I went home around lunchtime and took care of a few things, but then I made it out again in the afternoon. My first stop was at the Storm King State Park parking area on Route 9W, to try for the the Golden Eagle that has been wintering there. As luck would have it, the bird was present, on it’s normal distant perch. Bruce Nott joined me and also got the bird, it was an OC year bird for him.
From there, Bruce and I headed to the Newburgh Waterfront to try for the ICELAND GULLS I had yesterday evening. It was early enough and the light was nice, so I was hoping for some better photos. When we first arrived, it was a bit of an eagle fest. We had 2 adults and 2 young Bald Eagles flying over the river. The two young birds were flying very high, and as I was watching them, I saw something I’ve never seen before. To the right of the eagles was a massive kettle of gulls – really, really high. Hundreds of birds in a spinning ball of bright white and dark brown birds. Naked eye you could make out the white birds when the sun hit them just right.
Not too long after that, I finally located a single Iceland Gull on the roof of one of the buildings near the ferry parking area. While Bruce and I were looking at that bird, the “kettle” of gulls had landed in the middle of the river. Bruce counted the birds – there were over 400 birds, nearly all Herring Gulls, with a few Great Black-backed Gulls, and our second Iceland Gull of the night. Ken McDermott joined us shortly after and he relocated one of the ICGUs; it was in pretty close, so while I didn’t get the photo I was hoping for, I did get the shot below. I’m happy to say it was another really good day of birding for me – I needed it.
One of these days I’m going to write a post about timing and luck in birding. This afternoon I had an appointment in Newburgh. I scheduled it perfectly (do we create our own luck?), finishing my appointment in time to go to the Newburgh Waterfront to try for gulls before sunset. As luck would have it, there were many gulls present, mostly floating out on the river. I started scanning, and quickly got on a first winter ICELAND GULL.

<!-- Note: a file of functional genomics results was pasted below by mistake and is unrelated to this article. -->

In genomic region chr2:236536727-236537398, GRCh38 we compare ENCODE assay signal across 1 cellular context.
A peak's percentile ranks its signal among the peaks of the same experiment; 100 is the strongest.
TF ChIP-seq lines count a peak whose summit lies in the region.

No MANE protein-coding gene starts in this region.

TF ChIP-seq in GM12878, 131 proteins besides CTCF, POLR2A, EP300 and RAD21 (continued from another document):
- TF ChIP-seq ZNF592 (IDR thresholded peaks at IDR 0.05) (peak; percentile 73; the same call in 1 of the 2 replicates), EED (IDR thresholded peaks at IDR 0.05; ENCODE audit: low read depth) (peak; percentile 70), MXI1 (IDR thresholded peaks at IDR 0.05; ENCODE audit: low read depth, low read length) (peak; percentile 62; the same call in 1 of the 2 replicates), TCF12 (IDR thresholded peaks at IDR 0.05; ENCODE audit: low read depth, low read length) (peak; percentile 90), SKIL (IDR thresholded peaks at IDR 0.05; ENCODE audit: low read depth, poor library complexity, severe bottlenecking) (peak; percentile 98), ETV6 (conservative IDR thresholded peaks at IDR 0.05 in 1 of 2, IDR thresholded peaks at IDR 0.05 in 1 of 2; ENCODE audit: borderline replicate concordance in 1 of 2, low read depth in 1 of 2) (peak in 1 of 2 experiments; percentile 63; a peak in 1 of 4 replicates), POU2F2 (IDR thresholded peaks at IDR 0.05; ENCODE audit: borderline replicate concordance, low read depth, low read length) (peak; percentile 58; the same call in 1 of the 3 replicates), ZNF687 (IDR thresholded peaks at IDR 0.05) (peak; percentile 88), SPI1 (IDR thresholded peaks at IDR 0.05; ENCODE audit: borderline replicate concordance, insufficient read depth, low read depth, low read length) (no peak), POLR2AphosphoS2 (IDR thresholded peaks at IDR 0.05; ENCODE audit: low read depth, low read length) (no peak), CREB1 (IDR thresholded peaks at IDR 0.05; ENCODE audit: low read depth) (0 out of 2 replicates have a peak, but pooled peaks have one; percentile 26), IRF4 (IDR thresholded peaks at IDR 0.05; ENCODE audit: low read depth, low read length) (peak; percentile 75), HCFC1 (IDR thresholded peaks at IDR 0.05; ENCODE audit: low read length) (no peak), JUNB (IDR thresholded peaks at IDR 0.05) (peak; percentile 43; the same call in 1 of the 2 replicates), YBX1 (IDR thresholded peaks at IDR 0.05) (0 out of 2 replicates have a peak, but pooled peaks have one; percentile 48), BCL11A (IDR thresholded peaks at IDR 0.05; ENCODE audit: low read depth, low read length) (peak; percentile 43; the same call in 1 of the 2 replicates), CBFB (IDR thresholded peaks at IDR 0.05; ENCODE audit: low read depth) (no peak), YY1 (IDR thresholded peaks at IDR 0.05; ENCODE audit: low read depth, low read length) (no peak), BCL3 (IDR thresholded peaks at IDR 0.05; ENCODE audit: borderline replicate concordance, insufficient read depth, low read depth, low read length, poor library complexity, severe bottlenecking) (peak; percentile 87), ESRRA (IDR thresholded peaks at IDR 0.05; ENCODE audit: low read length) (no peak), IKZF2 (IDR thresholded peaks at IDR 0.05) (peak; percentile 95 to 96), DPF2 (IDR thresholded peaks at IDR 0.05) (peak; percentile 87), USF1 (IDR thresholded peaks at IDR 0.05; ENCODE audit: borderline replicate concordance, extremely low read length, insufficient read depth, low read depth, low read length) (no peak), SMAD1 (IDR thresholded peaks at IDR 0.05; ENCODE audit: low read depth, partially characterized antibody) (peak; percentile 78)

Shortly after I got on the bird, many of the gulls picked up and and then put down on the roof of Gully’s. They didn’t stay for long and moved back onto the river. It took me a little while to relocate the bird, but when I did, it was with a second ICELAND GULL! I was able to document the two birds together before they once again flew from the river to the roof of Gully’s. John Cavalari joined me at that point and got his lifer Iceland Gull, which was awesome.
John left and I decided to scan the remaining birds on the river one final time. When I did, I found a third Iceland Gull! I immediately pointed my scope back at the roof of Gully’s, and sure enough the other two were still there! Those of you who know me know how crazy I am for gulls; to get a single good gull in an evening makes me freak out. Imagine how I was with three! Awesome birding.
It was nice on this holiday weekend to have a little extra time to get out birding. I managed to squeeze a little bit of birding into each of the last 5 days, which was a nice change from my recent weeks, that’s for sure. I mostly birded locally, but I also made a brief visit to Sandy Hook early Friday morning. While I didn’t have any out-of-the-ordinary birds or see anything new, it was still good birding and just enjoyable to be out and about.